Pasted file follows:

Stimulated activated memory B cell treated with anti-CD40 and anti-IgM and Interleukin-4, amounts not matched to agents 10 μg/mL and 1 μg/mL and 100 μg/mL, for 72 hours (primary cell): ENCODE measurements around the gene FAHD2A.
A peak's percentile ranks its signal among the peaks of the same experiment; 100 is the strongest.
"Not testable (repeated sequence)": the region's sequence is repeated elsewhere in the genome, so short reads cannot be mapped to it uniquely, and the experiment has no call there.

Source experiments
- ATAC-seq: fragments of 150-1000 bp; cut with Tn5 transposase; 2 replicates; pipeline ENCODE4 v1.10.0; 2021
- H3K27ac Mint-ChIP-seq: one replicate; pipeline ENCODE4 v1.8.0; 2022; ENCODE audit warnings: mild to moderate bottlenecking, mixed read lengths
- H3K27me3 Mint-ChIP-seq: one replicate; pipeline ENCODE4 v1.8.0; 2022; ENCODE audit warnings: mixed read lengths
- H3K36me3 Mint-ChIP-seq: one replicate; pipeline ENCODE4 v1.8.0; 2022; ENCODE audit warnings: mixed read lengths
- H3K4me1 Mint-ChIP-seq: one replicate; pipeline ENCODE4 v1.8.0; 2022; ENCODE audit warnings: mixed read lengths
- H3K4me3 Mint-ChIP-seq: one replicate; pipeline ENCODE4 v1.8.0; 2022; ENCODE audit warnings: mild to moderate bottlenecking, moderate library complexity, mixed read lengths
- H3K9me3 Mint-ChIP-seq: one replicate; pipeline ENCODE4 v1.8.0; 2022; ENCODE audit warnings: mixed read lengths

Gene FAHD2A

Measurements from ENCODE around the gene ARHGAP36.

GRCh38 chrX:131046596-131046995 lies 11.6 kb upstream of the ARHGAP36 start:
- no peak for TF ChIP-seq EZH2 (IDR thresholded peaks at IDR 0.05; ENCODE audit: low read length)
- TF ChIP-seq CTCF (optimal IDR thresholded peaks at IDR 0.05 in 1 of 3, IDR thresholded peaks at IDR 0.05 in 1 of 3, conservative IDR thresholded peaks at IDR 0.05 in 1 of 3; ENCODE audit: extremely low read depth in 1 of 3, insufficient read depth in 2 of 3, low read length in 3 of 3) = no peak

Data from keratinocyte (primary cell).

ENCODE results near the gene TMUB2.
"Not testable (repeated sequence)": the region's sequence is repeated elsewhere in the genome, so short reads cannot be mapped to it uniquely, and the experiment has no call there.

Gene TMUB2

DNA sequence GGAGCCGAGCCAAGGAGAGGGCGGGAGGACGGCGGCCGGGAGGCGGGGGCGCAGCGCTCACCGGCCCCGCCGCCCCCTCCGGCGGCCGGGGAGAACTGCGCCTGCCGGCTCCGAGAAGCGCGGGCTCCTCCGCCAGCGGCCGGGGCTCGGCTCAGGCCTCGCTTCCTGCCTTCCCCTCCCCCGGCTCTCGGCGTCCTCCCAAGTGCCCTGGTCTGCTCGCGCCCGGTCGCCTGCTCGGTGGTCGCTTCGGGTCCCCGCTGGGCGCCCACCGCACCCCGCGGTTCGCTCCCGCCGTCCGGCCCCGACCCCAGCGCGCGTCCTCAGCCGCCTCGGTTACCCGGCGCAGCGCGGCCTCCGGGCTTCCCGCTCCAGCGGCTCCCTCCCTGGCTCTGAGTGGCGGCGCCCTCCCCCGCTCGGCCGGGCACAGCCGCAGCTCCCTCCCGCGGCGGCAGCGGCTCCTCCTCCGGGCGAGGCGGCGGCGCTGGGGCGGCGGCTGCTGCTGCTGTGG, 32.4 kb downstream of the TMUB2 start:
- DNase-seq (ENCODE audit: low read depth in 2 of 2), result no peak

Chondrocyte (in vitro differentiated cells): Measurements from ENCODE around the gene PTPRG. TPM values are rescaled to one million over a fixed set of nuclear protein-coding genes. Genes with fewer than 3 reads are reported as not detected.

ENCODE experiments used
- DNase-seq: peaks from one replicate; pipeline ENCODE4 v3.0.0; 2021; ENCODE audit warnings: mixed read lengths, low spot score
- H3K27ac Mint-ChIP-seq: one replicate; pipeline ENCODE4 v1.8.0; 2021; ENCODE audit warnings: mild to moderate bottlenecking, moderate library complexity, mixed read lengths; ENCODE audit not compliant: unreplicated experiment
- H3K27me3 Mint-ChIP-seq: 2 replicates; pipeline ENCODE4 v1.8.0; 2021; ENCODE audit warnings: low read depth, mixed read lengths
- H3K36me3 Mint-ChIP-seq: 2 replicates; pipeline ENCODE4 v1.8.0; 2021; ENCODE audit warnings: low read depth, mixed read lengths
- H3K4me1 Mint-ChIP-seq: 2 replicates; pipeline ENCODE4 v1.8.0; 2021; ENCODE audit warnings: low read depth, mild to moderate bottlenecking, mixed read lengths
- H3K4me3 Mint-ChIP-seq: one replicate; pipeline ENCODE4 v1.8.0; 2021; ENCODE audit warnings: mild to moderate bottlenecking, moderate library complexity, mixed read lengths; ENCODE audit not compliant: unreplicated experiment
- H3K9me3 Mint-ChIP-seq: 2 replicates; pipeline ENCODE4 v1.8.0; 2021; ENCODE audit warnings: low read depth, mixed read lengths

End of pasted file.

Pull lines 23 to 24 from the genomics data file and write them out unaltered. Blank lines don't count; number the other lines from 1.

Chondrocyte (in vitro differentiated cells): Measurements from ENCODE around the gene PTPRG. TPM values are rescaled to one million over a fixed set of nuclear protein-coding genes. Genes with fewer than 3 reads are reported as not detected.

ENCODE experiments used